Chris has been receiving great reviews of his latest release Impressions. He talks about his inspiration for this album and the particular sound he was going for to keep his music fresh for fans.

    “I wanted to make a record that kept the listener…in the same pocket without kind of moving them around, but yet a ride they can appreciate,” he explained.

    Chris talks about taking the stage this weekend at the Hyatt Regency Newport Beach and what fans can expect at the show.

    “For me, I like it when a concert has a an up and down rather than the sameness to it and the way you really get that sweeping expanse is to have brilliant musicians behind you,” said Chris. “You really need to have an all star cast behind you.”

    Chris has been working with Sting for much of his career both on tour and in studio. Their professional collaborations has evolved into a close friendship, which Chris is eternally grateful for since Sting has helped further his music career.

    “I don’t really have a career on the level it is now without my friendship and his belief in my music,” said Chris. “He’s opened so many doors for me.”

    As if working with Sting wasn’t big enough, Chris talks about going out on a short tour with Barbra Streisand this October.

  • We are proud to announce that Chris Botti will be a special guest in Barbra Streisand's tour this October 2012.

    Dates are:

    Philadelphia - October 8th at Wells Fargo Center
    Brooklyn - October 11th and 13th at Barclays Center (Sold Out)
    Montreal - October 17th at the Bell Centre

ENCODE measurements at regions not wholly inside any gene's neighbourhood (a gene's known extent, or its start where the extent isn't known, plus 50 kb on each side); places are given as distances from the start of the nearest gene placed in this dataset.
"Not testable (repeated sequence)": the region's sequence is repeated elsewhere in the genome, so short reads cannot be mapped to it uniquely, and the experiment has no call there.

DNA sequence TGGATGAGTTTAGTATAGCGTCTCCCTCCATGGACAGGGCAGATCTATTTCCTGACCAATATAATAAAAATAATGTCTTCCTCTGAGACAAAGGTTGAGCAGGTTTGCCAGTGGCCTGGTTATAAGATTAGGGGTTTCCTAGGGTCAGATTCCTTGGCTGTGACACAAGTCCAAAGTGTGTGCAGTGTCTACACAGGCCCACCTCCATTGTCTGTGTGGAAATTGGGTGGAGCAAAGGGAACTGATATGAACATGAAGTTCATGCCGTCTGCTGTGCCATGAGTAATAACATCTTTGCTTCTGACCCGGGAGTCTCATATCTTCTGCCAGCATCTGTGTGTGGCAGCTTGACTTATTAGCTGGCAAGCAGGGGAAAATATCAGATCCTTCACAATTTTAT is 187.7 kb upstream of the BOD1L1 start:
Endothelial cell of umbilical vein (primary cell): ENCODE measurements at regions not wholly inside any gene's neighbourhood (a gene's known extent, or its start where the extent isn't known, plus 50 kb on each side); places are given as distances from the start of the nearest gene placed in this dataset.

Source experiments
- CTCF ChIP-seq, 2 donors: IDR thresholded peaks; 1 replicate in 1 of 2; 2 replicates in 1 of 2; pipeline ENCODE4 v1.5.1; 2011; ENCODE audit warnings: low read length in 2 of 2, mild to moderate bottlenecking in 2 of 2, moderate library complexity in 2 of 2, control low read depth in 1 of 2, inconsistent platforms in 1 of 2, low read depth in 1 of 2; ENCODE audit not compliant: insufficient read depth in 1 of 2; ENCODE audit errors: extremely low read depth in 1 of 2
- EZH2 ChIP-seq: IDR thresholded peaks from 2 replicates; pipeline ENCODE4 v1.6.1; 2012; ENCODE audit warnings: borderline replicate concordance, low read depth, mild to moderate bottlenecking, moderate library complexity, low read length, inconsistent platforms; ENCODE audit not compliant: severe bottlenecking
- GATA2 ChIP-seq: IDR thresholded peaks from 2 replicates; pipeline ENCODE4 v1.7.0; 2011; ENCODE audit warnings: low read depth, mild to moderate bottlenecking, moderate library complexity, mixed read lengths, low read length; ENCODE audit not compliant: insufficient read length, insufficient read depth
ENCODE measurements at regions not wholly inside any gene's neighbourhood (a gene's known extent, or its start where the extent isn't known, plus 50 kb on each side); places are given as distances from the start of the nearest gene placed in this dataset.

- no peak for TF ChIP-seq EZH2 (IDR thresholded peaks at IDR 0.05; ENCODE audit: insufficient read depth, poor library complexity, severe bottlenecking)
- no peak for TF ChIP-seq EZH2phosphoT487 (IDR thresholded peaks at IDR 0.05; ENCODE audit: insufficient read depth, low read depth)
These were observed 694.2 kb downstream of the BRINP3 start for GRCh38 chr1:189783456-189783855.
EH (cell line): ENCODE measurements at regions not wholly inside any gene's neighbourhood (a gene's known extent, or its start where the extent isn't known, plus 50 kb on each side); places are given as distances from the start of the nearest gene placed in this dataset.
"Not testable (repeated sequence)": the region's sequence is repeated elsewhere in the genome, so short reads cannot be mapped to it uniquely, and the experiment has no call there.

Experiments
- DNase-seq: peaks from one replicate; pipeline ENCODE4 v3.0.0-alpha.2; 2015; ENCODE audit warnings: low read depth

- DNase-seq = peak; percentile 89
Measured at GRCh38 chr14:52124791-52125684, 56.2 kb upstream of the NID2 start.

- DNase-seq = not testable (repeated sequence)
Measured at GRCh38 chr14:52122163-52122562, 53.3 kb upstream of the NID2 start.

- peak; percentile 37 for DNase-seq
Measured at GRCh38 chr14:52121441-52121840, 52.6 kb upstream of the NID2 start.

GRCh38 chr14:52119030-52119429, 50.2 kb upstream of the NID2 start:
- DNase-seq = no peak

Ottawa - October 20th at Scotiabank Plaza
    Toronto - October 23rd at the Air Canada Centre
    Chicago - October 26th at the United Center
    Vancouver - October 29th at Rogers Arena

    Tickets for the newly announced performances will go on sale starting Saturday, August 11th in Montreal and on Monday, August 13th for all other shows.

    Read more at barbrastreisand.com

  • Here, a Softer Moment; There, a Sweeping One

    Chris Botti on Trumpet at the Beacon Theater

    By NATE CHINEN
    Photo By Chad Batka for The New York Times

    Chris Botti has a trumpet sound that suggests the softer side of luminosity, the realm of sunsets and half-moons and low-wattage incandescence. Mellow and pearly, it emits an unabashed beauty of the sort that you could carefully build a career around — as Mr. Botti has, with extravagant success. But one of the perils of beauty is inertia, and Mr. Botti isn’t about to fall into that trap, as he seemed almost too keen to prove at the Beacon Theater on Tuesday night, in a punchy and ultimately perplexing show.

    There’s an underlying dichotomy in Mr. Botti’s work, which functions both on the level of flickering intimacy and thundering grandiosity. He’s adept at exuding human warmth on a sweeping scale, which explains his collaborative history with Andrea Bocelli and Josh Groban, and sheds light on his affiliation with Sting. Still, it’s striking how differently Mr. Botti conceives of his roles on record and onstage. To stick with the lighting analogy, his studio output is to his live show what a votive candle is to a fireworks display.